The earliest information describes a mill in Walk Mill Lane and this is supposed to date back to the sixteenth century, being quite close to the old Roman Road, the Watling Street.  There was also a toll-keeper’s cottage on the Walsall Road but not much besides prior to the nineteenth century.  At this time the name Bridgtown was not used.

In 1859 there was Long House Farm on the Watling Street and 6 houses on the Walsall Road.  Soon after that the land was developed by the Wolverhampton Building Society following the opening of the local collieries.  Streets were laid out and houses were built.  The Bridgtown Estate belonged to the then Lord Hatherton.  Its boundaries were Watling Street, Bridge Street, Walsall Road and North Street.  The land on the other side of North Street was known as the Bridgtown West Estate and belonged to a Mr. Cotterell.  The name Bridgtown was almost certainly devised because of the high numbers of bridges and, indeed, it seemed to be impossible to enter Bridgtown without crossing either over or under a bridge!

The Walsall to Hednesford railway line had been constructed between 1856 and 1858, causing the level of the Walsall Road to be lowered considerably near to the junction with Bridge Street.  Soon afterwards came the development of the canal system and the construction of the 13 locks between Churchbridge and Leacroft.  Bridgtown had superb communication links, by road, by railway and by canal.  By the time 1870 came the village was growing rapidly and was considered to be a fine example of modern planning.  By 1880 people were talking about Bridgtown becoming bigger than neighbouring Cannock and residents were demanding their own railway station.

As well as the collieries came the pioneering work of men like William Gilpin and Cornelius Whitehouse, developing industries that made use of local coal supplies.  So it was that Bridgtown was a thriving energetic community all through the first half of the twentieth century.  Then the nature of industry began to change and planners wanted to separate housing from industry. The days of Bridgtown seemed to be numbered and the village came near to extinction in the early 1980s.  But planners did not reckon on the indomitable  spirit and will of the Bridgtown people.  The village lives on and today regeneration continues apace!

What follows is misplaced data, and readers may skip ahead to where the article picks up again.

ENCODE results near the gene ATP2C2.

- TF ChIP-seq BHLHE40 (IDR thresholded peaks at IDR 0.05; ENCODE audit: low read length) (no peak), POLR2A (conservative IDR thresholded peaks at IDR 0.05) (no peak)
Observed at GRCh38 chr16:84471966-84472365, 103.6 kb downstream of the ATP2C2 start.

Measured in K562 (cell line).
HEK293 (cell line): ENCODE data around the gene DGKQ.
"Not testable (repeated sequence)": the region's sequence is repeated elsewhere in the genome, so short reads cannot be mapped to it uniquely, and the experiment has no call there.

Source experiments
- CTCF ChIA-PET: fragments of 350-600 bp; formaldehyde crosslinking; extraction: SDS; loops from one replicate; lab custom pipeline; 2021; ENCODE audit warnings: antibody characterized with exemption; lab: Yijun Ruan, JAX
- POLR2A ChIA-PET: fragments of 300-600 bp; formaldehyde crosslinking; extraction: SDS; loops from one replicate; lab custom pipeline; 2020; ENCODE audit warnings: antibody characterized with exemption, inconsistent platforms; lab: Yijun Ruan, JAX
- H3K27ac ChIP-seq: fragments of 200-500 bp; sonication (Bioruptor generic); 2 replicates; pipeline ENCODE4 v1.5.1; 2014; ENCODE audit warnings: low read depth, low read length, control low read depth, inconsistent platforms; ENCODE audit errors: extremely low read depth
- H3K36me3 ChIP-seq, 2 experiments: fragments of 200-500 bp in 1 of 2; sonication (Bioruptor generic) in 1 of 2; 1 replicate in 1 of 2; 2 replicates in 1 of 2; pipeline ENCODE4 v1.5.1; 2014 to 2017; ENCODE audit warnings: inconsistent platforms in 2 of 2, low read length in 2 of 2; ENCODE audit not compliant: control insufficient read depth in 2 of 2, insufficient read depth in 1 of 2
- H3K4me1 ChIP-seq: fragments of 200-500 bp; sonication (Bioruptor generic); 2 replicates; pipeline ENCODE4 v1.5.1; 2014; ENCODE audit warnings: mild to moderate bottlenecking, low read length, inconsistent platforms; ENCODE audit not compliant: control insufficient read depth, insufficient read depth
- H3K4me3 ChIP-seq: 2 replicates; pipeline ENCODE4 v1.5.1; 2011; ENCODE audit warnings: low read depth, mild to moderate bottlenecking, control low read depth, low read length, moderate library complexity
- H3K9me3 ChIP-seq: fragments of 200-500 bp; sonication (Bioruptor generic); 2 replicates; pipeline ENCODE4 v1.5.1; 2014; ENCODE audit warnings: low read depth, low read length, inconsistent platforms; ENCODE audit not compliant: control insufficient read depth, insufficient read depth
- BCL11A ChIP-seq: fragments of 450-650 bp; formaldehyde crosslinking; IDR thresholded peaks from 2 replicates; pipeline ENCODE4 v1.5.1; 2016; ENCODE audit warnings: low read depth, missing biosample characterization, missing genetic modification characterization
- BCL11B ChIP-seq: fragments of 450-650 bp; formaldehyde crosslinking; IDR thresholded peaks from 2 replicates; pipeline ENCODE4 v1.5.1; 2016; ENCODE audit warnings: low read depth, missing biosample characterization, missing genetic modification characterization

The earliest information describes a mill in Walk Mill Lane and this is supposed to date back to the sixteenth century, being quite close to the old Roman Road, the Watling Street. There was also a toll-keeper’s cottage on the Walsall Road but not much besides prior to the nineteenth century. At this time the name Bridgtown was not used.

In 1859 there was Long House Farm on the Watling Street and 6 houses on the Walsall Road. Soon after that the land was developed by the Wolverhampton Building Society following the opening of the local collieries. Streets were laid out and houses were built. The Bridgtown Estate belonged to the then Lord Hatherton. Its boundaries were Watling Street, Bridge Street, Walsall Road and North Street. The land on the other side of North Street was known as the Bridgtown West Estate and belonged to a Mr. Cotterell. The name Bridgtown was almost certainly devised because of the high numbers of bridges and, indeed, it seemed to be impossible to enter Bridgtown without crossing either over or under a bridge!

The Walsall to Hednesford railway line had been constructed between 1856 and 1858, causing the level of the Walsall Road to be lowered considerably near to the junction with Bridge Street. Soon afterwards came the development of the canal system and the construction of the 13 locks between Churchbridge and Leacroft. Bridgtown had superb communication links, by road, by railway and by canal. By the time 1870 came the village was growing rapidly and was considered to be a fine example of modern planning. By 1880 people were talking about Bridgtown becoming bigger than neighbouring Cannock and residents were demanding their own railway station.

As well as the collieries came the pioneering work of men like William Gilpin and Cornelius Whitehouse, developing industries that made use of local coal supplies. So it was that Bridgtown was a thriving energetic community all through the first half of the twentieth century. Then the nature of industry began to change and planners wanted to separate housing from industry. The days of Bridgtown seemed to be numbered and the village came near to extinction in the early 1980s. But planners did not reckon on the indomitable spirit and will of the Bridgtown people. The village lives on and today regeneration continues apace!